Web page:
By Jeff Nations - email@example.com
FRONT ROYAL -- Joey Shipe has been participating in the sport of ATV dirt drag racing long enough to have learned one thing with certainty -- the only thing harder than the start of the race is trying to stop afterward.
Shipe, a Front Royal native, runs in multiple classes as part of the traveling Go Broke Racing ATV dirt drag circuit, including the top-end Open class that allows unlimited modifications. Shipe's fastest bike can cover the 300-foot clay track at the Warren County Fairgrounds in four seconds.
"The hardest part out here is stopping," Shipe said. "You run 80 miles an hour and they give you anywhere from 50 to 60 yards to shut down, it's not easy to do."
Shipe was in action at the Warren County Fairgrounds on Monday for a non-points event, and will be back Friday for a bigger points show on the same track. ATV drag racing at the Warren County site has been going on a few years now, said Go Broke Racing series director Chris Bohrer. The series has also visited other fairs around the quad-state area of Virginia, West Virginia, Maryland and Pennsylvania, but this year has made Warren County's track its primary venue with 19 racing dates scheduled there during the April through October racing schedule.
"Basically we go around to a lot of the fairgrounds and set up," Bohrer said. "We get a lot of the locals, and some people follow. The majority of these people, you can tell they're serious. Then others just have a 4-wheeler that they bring out. We have all different classes, from the kids to stocks, sport utility, full-out race machines."
Bohrer's ATV series offers 24 classes of racing for points events, less for the non-points fair races but still plenty of opportunities for would-be riders. Typical shows attract between 150 to 200 racers.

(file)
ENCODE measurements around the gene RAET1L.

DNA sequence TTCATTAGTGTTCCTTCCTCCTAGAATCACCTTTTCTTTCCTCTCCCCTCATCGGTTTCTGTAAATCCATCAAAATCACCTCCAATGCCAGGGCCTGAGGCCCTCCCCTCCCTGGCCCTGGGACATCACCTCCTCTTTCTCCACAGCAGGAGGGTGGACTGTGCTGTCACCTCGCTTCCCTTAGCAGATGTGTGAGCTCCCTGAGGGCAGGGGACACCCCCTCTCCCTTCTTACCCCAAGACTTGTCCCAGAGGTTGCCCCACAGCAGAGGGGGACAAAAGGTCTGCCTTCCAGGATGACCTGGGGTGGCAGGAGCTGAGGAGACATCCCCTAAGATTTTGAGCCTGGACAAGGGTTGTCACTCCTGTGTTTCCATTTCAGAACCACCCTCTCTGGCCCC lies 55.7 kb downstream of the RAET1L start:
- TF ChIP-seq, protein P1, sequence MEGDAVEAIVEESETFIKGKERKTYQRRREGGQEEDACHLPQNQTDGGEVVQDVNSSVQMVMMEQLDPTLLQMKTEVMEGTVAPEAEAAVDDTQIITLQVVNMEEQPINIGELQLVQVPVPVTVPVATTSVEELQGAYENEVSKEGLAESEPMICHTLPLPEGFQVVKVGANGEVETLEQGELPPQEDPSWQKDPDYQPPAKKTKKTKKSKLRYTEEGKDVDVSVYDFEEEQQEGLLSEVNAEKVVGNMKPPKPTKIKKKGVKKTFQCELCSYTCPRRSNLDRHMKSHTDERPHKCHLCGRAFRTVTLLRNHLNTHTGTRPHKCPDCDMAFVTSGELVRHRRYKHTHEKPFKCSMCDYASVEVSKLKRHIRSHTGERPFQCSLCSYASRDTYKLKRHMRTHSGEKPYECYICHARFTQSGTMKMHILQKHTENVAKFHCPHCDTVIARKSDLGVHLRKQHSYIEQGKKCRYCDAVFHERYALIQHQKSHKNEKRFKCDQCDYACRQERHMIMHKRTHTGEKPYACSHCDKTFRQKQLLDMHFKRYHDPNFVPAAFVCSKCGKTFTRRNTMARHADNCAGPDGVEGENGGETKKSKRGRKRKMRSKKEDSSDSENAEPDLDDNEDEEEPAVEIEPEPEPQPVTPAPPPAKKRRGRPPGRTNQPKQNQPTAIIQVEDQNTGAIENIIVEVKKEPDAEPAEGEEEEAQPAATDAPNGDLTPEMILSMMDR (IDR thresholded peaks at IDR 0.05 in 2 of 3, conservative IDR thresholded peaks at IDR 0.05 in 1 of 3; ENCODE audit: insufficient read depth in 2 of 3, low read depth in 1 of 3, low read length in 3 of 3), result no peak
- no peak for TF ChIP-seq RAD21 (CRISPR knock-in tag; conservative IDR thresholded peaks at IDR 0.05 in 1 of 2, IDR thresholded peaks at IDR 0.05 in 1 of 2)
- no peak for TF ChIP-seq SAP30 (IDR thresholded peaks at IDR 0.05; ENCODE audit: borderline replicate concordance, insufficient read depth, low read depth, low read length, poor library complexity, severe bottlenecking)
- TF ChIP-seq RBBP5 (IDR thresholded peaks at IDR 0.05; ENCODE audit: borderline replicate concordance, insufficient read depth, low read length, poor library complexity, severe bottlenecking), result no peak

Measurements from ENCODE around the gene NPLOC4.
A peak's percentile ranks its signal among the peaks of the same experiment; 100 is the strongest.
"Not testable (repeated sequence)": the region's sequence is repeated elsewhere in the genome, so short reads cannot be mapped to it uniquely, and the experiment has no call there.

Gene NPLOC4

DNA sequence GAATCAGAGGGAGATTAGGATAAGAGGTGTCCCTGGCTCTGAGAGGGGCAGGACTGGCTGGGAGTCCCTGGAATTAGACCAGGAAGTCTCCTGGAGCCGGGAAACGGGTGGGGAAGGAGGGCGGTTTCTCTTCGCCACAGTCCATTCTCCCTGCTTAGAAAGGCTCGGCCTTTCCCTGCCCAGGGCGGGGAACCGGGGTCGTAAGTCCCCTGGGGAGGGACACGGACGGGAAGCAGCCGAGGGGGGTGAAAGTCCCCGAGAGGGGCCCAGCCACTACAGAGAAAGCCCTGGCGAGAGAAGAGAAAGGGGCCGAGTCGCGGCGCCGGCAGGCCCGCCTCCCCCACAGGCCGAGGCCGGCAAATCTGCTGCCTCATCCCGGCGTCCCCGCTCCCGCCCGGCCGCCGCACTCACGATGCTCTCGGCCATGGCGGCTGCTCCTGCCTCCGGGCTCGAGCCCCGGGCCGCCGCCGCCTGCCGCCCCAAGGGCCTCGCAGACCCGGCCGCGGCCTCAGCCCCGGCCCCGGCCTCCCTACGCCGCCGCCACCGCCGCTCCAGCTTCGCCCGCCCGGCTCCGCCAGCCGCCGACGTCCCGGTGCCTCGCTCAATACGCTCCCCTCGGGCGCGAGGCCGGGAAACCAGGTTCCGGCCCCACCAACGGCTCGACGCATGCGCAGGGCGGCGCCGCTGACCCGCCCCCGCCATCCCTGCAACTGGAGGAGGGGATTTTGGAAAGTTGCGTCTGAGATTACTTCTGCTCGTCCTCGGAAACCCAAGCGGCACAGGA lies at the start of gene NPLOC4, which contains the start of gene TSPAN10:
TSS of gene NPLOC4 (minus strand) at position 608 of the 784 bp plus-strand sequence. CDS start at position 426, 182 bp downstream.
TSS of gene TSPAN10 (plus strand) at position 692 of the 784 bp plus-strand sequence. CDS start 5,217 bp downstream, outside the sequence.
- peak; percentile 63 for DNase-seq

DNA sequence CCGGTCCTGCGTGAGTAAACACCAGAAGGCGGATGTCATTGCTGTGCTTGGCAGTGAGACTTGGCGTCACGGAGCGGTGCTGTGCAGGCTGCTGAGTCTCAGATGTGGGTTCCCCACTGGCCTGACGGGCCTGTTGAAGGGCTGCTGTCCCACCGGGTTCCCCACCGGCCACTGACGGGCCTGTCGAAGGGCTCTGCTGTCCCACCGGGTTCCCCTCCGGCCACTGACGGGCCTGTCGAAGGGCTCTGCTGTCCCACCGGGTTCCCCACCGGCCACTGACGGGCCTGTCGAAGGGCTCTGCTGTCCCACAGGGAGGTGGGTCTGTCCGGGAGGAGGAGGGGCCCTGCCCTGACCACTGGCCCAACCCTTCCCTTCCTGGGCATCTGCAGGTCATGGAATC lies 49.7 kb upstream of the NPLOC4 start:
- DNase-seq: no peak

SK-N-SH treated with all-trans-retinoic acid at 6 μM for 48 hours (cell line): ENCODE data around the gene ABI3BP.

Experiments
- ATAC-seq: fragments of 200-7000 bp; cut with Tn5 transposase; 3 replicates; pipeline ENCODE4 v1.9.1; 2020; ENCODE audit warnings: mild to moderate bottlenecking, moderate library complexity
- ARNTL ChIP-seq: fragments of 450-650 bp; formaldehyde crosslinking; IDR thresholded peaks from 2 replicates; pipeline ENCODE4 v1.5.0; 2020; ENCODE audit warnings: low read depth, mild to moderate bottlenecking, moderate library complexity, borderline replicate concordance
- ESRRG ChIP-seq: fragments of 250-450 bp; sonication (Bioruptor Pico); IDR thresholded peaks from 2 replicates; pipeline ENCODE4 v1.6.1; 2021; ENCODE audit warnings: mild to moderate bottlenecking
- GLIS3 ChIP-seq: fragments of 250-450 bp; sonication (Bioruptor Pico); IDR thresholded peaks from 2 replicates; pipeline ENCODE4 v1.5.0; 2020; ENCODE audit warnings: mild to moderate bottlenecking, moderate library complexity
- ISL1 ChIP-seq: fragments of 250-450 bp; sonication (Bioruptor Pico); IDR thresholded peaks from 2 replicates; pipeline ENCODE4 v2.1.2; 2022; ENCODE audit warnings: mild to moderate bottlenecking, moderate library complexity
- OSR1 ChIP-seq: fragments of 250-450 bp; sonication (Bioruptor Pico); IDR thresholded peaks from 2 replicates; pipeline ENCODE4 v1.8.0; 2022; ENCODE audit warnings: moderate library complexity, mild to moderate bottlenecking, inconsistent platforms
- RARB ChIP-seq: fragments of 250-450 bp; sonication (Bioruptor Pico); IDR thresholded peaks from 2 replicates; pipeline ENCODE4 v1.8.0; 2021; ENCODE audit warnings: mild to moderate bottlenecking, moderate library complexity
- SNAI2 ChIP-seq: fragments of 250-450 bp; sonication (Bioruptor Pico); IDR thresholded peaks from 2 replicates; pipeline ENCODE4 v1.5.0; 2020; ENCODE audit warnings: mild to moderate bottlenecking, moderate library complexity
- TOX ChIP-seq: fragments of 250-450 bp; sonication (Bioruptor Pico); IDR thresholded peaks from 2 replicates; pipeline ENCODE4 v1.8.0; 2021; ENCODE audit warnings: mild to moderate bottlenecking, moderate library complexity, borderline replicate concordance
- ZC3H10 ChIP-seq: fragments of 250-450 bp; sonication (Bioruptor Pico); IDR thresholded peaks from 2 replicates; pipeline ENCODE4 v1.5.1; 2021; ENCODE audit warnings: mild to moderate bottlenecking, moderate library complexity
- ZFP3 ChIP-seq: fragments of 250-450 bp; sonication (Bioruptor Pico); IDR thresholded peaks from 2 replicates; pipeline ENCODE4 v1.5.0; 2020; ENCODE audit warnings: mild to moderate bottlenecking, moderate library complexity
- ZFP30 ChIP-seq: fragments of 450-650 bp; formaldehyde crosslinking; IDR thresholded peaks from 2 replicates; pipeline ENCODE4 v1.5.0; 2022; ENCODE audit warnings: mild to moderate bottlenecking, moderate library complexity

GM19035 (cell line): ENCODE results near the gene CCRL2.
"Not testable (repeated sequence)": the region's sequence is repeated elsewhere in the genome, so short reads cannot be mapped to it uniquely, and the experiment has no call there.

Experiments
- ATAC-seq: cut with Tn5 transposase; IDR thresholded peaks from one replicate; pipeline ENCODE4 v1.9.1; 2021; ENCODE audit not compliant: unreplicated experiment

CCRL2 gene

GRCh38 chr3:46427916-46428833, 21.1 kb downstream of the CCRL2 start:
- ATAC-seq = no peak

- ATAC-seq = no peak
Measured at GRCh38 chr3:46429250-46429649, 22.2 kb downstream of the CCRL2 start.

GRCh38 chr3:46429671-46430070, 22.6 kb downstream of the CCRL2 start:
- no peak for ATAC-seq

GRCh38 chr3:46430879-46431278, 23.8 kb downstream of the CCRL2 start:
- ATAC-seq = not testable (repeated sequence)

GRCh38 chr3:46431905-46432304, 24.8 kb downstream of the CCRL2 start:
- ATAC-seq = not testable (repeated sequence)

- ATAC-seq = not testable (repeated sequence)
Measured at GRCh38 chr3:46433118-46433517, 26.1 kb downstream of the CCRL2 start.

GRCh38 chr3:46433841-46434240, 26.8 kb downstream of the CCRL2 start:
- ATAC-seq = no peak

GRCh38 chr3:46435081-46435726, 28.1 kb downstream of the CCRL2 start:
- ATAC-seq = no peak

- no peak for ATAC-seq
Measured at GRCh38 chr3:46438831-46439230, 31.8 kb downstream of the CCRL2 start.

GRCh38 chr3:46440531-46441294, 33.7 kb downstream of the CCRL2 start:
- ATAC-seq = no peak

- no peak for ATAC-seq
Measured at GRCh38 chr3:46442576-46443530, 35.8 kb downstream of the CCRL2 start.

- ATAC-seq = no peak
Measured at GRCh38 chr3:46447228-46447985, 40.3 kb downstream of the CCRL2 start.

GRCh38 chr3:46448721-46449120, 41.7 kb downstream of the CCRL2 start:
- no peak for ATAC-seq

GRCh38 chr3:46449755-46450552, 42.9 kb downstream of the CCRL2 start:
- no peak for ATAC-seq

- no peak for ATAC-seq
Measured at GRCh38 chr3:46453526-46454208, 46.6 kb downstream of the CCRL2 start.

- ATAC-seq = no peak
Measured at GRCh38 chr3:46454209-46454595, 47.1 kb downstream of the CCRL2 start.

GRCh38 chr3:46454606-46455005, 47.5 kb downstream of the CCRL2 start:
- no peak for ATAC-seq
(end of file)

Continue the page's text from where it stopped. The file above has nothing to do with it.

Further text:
Shipe and his older brother, Jake, caught the ATV dirt drag racing bug while watching the action at Warren County about four years ago.
"It started out as something simple, then of course it turns into a big money pit -- like all racing," Shipe said. "It's hard to get your money back. You can win some races and make it back on big races, but the fair races only pay a certain amount. My dad always told me, 'To make a small fortune in racing, you've got to start out with a large one.'"
Joey Shipe has the moral support of his wife, Nicole, and young daughters Karsyn and Kamryn, plus backing from his brother -- Jake Shipe works on the bikes, and occasionally rides. He doesn't consider himself an equal racing partner, though.
"More like owner," Jake Shipe said.
"He puts up most of the money," Joey Shipe added.
The financial commitment is significant, but even getting on the bikes and racing on the clay surface at Warren County -- some tracks run on sand -- can be daunting for racers.
"When they hook good, it's pretty violent," Joey Shipe said. "It's all somebody can do to hang on to some of them bikes. They're very, very fast. ... The bike will abuse you, so you've got to be pretty tough."
Joey Shipe has had good success this season, winning all but one points race heading into Friday's 6 p.m. event in Front Royal. But the competition is getting stiffer as more riders discover the sport.
"It's grown pretty good around this area," Shipe said. "It's real big in North Carolina, down in Georgia. There's a lot of stuff overseas that they do, too, but I think it's getting pretty big in this area. There's a lot of guys getting serious, spending the big money on some bikes to win."
Joey Shipe had previous experience as an asphalt drag racer and even drove cars on dirt tracks, but thinks the rush of drag racing ATVs is tough to beat.
"It's a four-second ride, so if you blink you might miss it," he said. "It's definitely not an easy sport. But like anything else, if you're an adrenaline junkie and you like racing, when you hop on one that's pretty much it from there."